The current US intelligence assessment is that the missile program aboard submarines remains in the very early stages.

food security in Asia and the Pacific

This 2013 report from the Asian Development Bank has some eye-popping statistics.

Trends in population, economic growth, industrialization, urbanization, and changing dietary patterns have largely encumbered already scarce natural resources. Total arable land per person in East and South Asia has been shrinking, falling from almost one-quarter hectare per person 50 years ago to an estimated one-tenth hectare by 2050. Water resources are also strained. Across Asia, between 60% and 90% of water is used for agriculture. However, share of household and industrial water consumption almost doubled during 1992–2002. The region would need an additional 2.4 billion cubic meters of water each day to provide each consumer with 1,800 calories per day by 2050. The growth in yields has been declining in Asia. And the projected impact of climate change will significantly affect soil and water resources in many subregions.

Expanding cultivated lands is no longer an option for food production growth in nearly all countries in Asia and the Pacifi c. Although most arable land is accounted for, there remains considerable room to increase crop yields even with currently available resources and existing technologies—provided appropriate market incentives and public support mechanisms are in place. Agricultural output and productivity can be raised in two broad ways: (i) through improved productivity at the farm level, and (ii) through better postharvest productivity. In South and Southeast Asia, about one-third of food production is lost as it travels through the supply chain.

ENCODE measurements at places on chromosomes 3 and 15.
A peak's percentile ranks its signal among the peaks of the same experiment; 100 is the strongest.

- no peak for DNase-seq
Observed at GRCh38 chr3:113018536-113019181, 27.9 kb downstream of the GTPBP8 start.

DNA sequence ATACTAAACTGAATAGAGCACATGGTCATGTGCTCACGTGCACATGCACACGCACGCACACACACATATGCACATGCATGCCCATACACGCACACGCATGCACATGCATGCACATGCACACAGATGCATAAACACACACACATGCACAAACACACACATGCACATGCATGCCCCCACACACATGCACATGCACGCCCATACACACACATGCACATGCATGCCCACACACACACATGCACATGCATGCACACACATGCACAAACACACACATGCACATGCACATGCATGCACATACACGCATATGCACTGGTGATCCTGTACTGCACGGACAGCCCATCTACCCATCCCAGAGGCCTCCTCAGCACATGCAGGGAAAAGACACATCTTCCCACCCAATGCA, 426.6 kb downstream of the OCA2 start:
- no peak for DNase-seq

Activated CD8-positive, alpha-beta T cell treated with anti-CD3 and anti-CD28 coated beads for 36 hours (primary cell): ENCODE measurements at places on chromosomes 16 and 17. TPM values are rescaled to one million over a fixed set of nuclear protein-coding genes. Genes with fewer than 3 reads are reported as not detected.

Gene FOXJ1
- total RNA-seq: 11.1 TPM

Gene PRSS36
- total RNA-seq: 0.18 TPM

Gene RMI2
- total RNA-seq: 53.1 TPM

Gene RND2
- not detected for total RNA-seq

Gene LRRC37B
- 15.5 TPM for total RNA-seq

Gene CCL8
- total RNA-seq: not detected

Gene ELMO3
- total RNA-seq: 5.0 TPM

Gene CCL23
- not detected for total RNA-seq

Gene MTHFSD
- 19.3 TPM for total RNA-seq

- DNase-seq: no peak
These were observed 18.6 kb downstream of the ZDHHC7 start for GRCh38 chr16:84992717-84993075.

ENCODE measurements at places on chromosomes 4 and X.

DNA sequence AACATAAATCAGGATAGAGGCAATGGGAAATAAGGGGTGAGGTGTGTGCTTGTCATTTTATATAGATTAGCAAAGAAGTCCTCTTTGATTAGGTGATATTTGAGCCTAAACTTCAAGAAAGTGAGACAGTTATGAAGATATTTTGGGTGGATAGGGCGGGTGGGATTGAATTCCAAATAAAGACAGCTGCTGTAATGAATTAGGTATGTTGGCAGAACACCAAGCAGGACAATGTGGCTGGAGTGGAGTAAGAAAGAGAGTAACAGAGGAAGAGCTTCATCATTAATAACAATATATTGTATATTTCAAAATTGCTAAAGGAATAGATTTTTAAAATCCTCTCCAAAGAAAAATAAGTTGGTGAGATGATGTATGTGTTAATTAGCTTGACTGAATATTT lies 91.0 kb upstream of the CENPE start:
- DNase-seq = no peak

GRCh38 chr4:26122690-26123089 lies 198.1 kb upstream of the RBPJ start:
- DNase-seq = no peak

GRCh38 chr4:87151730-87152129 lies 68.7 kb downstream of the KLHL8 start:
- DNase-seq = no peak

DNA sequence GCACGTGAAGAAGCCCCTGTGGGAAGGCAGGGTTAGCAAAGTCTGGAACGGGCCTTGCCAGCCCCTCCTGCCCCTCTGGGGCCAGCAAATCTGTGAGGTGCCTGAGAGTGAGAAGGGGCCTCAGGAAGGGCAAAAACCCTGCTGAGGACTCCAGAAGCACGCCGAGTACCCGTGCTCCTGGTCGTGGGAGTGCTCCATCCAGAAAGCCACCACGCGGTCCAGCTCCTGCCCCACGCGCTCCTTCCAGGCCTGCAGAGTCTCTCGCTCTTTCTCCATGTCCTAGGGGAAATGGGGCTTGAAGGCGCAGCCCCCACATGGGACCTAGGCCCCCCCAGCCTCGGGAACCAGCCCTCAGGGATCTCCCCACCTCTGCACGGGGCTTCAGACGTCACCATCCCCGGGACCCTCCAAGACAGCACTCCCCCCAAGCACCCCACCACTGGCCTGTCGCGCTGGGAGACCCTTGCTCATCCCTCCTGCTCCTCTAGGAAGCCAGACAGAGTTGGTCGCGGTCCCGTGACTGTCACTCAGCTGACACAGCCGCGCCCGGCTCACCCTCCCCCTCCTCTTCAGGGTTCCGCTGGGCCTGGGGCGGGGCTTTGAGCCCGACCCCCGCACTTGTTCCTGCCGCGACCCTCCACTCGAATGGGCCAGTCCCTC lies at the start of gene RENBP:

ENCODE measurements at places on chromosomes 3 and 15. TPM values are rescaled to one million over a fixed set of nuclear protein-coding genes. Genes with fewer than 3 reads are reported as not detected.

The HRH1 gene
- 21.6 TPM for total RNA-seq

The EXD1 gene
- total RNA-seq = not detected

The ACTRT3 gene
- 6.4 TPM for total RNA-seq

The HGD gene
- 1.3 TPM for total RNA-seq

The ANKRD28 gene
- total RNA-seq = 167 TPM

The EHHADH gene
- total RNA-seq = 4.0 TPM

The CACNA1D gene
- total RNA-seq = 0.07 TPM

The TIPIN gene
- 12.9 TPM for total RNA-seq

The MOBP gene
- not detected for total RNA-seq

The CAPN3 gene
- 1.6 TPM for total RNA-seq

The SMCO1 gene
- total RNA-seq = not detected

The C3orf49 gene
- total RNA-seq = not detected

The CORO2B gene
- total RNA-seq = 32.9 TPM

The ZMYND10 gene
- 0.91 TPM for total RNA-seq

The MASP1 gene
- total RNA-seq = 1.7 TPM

During my brief time living in Asia and working on urban development and water resources projects, I started to have a sense that the sheer scale of human activity in Asia is such that it will determine our civilization’s future. What we do here in the United States or the western hemisphere more generally is less consequential, simply because we don’t have the scale of population, agricultural and industrial production, consumption, and more importantly, exponential growth of all these things that Asia is experiencing.

I am not an expert on agriculture, so it is easy for me to sit here and opine on organic farming and sustainable agriculture. Feeding people by the billions is a serious business where any missteps have unacceptable consequences, and so far a combination of irrigation, fossil-fuel derived fertilizer, massive surface water diversion and groundwater mining has largely managed to do that, although the poor sometimes get left behind. In the short term I don’t think we want to disrupt this system. But we better give some serious thought to whether it is sustainable (in the dictionary sense) in the face of exponential population and consumption growth. If not, the scale of human misery that will result could be truly awful.